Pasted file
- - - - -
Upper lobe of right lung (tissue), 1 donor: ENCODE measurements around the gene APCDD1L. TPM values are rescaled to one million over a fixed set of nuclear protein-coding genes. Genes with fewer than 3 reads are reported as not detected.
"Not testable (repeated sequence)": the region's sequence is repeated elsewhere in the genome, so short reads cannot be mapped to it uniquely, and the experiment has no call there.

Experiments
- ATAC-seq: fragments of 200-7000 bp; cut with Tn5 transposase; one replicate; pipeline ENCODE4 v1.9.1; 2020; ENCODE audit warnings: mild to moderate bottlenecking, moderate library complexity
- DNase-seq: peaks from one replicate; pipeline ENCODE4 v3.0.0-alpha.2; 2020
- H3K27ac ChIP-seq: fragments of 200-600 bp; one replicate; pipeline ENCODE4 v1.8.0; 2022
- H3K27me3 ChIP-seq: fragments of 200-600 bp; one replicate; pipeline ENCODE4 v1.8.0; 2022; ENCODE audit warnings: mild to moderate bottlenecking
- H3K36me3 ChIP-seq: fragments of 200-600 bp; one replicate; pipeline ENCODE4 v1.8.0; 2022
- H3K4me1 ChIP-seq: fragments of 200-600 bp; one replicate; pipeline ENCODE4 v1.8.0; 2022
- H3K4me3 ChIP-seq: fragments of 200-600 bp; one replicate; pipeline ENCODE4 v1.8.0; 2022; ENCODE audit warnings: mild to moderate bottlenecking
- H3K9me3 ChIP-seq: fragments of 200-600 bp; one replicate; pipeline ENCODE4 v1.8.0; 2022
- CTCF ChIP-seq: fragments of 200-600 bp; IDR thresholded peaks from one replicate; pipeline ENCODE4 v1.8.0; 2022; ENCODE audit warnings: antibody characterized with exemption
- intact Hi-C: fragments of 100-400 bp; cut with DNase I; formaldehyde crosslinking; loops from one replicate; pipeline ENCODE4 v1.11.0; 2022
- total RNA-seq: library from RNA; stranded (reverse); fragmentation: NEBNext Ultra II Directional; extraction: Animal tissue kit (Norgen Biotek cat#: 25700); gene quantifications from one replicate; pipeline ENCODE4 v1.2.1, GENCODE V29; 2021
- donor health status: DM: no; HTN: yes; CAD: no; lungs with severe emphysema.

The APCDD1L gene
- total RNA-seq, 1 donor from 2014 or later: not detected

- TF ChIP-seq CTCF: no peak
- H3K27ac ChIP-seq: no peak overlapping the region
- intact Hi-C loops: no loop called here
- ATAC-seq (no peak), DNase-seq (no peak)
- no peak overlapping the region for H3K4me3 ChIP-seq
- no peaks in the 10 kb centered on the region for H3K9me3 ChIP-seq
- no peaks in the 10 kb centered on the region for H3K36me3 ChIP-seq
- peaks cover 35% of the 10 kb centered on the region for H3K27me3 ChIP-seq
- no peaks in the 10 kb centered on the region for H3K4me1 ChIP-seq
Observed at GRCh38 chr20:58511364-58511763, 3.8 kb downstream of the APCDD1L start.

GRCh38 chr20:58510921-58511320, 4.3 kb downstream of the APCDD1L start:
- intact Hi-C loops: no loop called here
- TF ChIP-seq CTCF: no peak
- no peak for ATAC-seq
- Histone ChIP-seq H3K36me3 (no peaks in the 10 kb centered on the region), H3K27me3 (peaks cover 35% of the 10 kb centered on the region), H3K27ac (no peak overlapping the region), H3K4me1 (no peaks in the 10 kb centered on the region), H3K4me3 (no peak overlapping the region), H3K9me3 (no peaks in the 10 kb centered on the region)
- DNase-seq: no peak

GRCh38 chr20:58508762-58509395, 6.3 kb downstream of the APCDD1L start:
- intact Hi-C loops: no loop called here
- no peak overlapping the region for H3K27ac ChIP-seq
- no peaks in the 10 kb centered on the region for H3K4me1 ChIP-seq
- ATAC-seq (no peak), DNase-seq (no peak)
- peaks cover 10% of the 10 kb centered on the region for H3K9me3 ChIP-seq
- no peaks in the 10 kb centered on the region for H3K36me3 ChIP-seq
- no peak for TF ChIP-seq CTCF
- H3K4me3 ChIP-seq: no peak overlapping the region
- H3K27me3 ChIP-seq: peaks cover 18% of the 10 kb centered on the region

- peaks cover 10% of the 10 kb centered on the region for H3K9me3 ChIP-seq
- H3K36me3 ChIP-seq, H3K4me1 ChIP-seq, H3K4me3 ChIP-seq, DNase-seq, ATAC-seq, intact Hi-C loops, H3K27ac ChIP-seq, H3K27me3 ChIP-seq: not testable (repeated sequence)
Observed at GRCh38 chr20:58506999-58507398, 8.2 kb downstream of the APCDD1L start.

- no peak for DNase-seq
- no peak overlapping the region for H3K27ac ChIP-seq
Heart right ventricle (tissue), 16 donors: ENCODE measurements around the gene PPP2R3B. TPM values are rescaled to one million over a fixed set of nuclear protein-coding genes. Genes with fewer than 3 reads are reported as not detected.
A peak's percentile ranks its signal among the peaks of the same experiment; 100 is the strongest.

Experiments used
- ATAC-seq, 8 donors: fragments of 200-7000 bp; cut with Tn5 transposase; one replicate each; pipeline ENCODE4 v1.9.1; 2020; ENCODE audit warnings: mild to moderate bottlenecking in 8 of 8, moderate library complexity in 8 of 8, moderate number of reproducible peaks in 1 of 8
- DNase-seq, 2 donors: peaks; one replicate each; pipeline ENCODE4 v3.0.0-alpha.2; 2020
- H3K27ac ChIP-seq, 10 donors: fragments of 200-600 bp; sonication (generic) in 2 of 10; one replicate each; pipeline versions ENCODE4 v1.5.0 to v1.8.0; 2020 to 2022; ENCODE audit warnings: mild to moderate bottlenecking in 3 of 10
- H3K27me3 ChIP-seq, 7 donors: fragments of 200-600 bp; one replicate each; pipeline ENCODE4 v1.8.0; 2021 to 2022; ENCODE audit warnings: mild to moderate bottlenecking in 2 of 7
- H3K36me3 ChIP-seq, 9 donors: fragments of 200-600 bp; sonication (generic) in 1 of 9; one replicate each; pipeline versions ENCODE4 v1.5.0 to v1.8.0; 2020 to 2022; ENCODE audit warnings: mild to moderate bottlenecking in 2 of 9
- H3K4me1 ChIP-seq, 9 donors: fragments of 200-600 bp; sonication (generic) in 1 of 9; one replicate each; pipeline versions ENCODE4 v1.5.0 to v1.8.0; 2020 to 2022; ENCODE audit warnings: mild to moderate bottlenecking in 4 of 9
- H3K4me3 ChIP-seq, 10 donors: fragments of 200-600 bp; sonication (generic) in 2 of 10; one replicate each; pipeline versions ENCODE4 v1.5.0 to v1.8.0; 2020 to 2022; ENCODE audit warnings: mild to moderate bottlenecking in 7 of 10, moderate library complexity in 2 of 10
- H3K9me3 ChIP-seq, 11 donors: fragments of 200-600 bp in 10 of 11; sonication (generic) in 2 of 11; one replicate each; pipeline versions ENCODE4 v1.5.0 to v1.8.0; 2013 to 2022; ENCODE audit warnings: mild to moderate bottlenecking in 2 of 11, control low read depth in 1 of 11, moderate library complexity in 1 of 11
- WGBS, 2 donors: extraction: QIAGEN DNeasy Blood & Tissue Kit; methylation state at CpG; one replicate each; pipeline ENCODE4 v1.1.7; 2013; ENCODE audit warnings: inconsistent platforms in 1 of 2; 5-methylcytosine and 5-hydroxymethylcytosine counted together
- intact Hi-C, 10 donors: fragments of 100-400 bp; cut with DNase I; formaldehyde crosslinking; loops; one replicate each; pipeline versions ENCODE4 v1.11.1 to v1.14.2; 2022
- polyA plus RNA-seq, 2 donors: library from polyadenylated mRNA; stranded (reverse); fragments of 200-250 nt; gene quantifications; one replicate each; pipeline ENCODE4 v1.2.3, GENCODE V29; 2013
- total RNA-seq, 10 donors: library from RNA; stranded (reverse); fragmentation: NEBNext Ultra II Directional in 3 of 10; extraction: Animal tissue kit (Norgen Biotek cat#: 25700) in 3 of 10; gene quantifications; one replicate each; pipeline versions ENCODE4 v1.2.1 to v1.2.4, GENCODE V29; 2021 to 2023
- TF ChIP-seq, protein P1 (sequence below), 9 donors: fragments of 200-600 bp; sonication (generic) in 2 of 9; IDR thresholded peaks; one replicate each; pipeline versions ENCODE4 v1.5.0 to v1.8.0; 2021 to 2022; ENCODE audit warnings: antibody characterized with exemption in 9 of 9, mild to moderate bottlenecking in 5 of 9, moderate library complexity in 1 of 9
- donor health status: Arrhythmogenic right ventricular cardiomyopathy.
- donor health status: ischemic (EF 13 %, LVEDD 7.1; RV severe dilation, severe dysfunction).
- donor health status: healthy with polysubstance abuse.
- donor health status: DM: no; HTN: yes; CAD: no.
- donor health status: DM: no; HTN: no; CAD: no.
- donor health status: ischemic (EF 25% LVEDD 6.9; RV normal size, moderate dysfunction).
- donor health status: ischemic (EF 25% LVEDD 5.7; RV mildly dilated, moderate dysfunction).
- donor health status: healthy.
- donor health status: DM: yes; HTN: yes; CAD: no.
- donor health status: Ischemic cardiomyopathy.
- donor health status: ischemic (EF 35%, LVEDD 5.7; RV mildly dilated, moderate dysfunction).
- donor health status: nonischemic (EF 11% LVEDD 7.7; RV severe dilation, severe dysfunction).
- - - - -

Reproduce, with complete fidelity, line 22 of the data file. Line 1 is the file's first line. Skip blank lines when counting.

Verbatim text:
- no peak overlapping the region for H3K4me3 ChIP-seq